When researching answers to the condition CP I cut about 75 cards, which I then whittled down to like 10 or less- how many are you really going to read? There was a lot of overlap in the arguments ev made so I looked for cards that made the argument quickly/succinctly, that were qualified, and were somewhat recent.
Then as you can see I mapped out a 2AC/1AR with extensions focusing on some of the key args. Its not enough to have an initial strategy, you need to have a vision for how it will play out in the round. The 1AR needs to collapse to overcome block time disparity, so while you may start with lots of advantages/solvency deficits, the 1AR needs to focus on a few in order to line by line EVERY neg response , and do the framing work needed to set up a winning 2AR
I am gonna move on/not belabor this part anymore , hopefully this explanation, while brief, has hit the broadstrokes.
Here the strategy was simple- try and read a ton of case specific link turns and then collapse to a few in the 1AR. There were a few twists like a recent cuba controversy that helped to thump generic links and the fact that the plan could be done exclusively through executive action- and when writing a new aff you obviously want to look for these.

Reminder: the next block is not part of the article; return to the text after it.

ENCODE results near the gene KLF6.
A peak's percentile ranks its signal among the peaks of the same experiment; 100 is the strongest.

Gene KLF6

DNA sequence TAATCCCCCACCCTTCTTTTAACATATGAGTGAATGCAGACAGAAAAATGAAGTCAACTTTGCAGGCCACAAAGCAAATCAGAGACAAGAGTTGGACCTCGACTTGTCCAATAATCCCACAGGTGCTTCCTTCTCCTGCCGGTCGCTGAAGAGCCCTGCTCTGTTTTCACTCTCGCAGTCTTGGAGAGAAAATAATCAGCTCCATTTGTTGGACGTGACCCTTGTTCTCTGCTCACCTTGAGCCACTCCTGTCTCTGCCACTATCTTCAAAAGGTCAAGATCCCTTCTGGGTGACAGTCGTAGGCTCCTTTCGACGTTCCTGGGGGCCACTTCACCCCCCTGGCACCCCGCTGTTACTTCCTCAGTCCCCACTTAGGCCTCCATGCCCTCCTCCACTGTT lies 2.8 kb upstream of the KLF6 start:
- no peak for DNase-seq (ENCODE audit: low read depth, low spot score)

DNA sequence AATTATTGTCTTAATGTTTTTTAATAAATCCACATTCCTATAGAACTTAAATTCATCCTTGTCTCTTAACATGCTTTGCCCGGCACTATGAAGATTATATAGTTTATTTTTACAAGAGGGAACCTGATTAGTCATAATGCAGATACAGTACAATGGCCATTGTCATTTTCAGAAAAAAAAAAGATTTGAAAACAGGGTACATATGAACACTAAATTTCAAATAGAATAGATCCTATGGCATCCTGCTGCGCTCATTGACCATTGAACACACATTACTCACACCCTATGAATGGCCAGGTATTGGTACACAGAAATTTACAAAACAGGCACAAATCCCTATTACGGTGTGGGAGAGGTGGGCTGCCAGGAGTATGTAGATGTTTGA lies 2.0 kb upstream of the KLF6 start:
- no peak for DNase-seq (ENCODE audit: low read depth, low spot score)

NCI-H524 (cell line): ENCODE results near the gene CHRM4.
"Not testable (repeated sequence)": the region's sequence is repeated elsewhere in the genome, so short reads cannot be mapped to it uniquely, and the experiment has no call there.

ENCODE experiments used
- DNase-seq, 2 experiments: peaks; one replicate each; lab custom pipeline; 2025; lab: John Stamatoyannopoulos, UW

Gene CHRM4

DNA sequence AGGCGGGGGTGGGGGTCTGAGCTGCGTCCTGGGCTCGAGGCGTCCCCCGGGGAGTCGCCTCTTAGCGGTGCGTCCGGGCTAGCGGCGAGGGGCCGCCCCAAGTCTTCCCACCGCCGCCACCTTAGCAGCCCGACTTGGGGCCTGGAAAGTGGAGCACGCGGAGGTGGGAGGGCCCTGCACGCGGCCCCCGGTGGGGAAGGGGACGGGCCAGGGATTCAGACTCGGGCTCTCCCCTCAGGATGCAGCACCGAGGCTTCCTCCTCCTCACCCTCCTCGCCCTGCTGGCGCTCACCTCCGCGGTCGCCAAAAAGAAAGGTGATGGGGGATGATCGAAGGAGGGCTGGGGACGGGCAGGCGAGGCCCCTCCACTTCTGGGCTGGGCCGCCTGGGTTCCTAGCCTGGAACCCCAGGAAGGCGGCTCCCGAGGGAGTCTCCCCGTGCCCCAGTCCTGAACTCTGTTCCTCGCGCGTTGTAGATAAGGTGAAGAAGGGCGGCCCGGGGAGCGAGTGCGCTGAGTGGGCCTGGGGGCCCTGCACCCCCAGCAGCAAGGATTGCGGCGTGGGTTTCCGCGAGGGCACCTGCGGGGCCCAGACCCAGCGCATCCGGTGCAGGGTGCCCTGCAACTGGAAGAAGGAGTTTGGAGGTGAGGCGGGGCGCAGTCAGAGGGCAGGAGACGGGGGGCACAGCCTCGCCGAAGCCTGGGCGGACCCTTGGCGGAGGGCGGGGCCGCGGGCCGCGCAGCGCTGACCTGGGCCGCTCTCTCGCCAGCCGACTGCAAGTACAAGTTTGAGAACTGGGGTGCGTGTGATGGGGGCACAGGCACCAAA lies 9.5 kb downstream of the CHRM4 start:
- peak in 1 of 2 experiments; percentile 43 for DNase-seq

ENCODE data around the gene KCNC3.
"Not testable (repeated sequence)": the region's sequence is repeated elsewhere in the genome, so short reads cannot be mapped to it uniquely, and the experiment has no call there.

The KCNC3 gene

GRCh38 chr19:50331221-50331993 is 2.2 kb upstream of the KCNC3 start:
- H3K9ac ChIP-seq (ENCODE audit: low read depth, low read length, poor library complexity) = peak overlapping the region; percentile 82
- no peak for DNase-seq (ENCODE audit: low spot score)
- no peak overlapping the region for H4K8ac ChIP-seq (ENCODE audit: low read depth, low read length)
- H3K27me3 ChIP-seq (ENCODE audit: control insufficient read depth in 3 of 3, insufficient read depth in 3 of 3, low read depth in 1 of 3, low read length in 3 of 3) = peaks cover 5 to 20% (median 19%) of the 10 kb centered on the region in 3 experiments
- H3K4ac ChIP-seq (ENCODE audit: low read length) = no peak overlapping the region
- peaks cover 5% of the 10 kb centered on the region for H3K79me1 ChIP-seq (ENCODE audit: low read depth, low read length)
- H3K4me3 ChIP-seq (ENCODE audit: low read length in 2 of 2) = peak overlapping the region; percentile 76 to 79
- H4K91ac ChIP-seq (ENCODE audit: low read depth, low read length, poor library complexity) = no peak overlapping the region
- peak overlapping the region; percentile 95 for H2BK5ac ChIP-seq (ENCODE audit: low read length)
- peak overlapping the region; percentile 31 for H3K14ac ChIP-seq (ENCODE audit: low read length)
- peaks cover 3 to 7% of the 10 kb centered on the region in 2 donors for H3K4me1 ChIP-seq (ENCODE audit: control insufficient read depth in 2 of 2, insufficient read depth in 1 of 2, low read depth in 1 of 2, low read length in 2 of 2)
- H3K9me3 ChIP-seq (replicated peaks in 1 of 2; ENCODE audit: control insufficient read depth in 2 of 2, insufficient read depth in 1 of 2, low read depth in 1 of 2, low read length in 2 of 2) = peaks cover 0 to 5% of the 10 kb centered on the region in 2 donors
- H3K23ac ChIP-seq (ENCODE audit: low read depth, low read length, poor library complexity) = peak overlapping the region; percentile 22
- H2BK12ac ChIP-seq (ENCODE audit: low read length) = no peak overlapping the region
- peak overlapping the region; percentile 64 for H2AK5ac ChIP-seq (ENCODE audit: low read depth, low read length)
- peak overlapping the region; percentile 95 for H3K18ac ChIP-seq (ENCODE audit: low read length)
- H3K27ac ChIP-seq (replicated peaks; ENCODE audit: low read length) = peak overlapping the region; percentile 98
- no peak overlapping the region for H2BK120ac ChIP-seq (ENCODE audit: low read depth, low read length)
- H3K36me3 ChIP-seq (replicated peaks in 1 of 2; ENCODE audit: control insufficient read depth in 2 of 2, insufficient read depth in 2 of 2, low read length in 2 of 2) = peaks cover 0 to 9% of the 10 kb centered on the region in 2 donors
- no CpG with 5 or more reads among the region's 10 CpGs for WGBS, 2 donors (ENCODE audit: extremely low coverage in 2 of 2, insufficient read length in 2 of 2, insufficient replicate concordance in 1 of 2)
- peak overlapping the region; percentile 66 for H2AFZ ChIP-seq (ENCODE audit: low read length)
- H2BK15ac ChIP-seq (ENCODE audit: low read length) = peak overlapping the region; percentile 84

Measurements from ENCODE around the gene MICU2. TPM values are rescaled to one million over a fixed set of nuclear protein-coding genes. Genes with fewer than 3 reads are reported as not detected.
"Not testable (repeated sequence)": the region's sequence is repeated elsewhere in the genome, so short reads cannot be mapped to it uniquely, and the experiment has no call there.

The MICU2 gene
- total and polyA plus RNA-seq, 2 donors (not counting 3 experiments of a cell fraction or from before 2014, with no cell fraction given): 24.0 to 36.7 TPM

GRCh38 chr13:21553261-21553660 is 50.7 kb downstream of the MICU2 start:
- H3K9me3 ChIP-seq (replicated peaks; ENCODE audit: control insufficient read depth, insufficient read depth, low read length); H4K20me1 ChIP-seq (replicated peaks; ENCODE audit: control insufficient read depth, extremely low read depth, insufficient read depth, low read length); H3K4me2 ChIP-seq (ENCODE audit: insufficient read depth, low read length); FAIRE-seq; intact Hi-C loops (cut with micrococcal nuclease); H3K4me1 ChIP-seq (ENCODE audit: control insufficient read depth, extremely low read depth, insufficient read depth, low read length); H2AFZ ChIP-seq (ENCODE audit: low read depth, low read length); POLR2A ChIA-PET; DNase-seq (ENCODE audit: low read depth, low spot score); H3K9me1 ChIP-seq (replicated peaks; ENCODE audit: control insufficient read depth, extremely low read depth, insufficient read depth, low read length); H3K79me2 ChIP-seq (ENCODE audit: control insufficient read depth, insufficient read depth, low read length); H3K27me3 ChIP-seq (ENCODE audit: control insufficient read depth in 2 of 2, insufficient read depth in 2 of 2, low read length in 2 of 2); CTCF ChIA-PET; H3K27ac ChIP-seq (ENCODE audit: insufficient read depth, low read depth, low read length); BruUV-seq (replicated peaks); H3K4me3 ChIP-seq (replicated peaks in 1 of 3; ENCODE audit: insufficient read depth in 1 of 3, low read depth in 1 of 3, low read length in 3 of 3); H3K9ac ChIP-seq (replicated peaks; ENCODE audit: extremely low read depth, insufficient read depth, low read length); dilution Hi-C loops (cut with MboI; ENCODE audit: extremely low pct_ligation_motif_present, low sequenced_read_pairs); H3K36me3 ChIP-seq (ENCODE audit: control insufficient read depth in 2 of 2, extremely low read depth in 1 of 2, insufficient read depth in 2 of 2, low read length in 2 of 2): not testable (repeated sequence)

When dealing with link turns about XYZ lobby the most important thing is evidence that the lobby is key/matters. As you can see I was able to find OK evidence for some of them, not for others. At least that makes 1AR choice easier!
Now, specifying the executive also opens you up to potential agent counterplans- so you have to prepare for that. In this case the approach was two fold
- Perm- since the executive enforces the travel ban, action by another agent (courts/congress) would result in forcing the executive to do the plan. So the perm explanation here is simple: the CP is plan plus- a court ruling still requires the executive to do the plan. This is a good agent CP trick
- Add ons- as you can see there are a bunch of add ons in the file. If you are writing an aff/are a 2A hopefully you are aware add ons = good. Here the add on was about prez powers, and was in the 1AC just hidden. What? Hidden add on? Welcome to the big leagues. The 1AC solvency says “Executive action signals a new progressive Cuba policy and revitalizes executive authority on the embargo”. If you look at the end of that card it says:
2010 mid-term lost their elections, due to the larger political climate. 9. It would demonstrate political strength and independence by the President Moving confidently forward with Cuba travel and food sales regulations would fulfill the President’s principled call for a “new beginning” with Cuba which has to date gone unfulfilled. And it would make clear that the President will take principled positions, rather than backing down in the face of hardliners in the Congress. At the same time, failing to respond to Cuba’s release of more than 50 political prisoners and major economic reforms underway on the island undermine the President’s credibility not only in Havana, but among allies who will see the President’s inaction as a foreign policy cowardice caused by nothing more than domestic politics.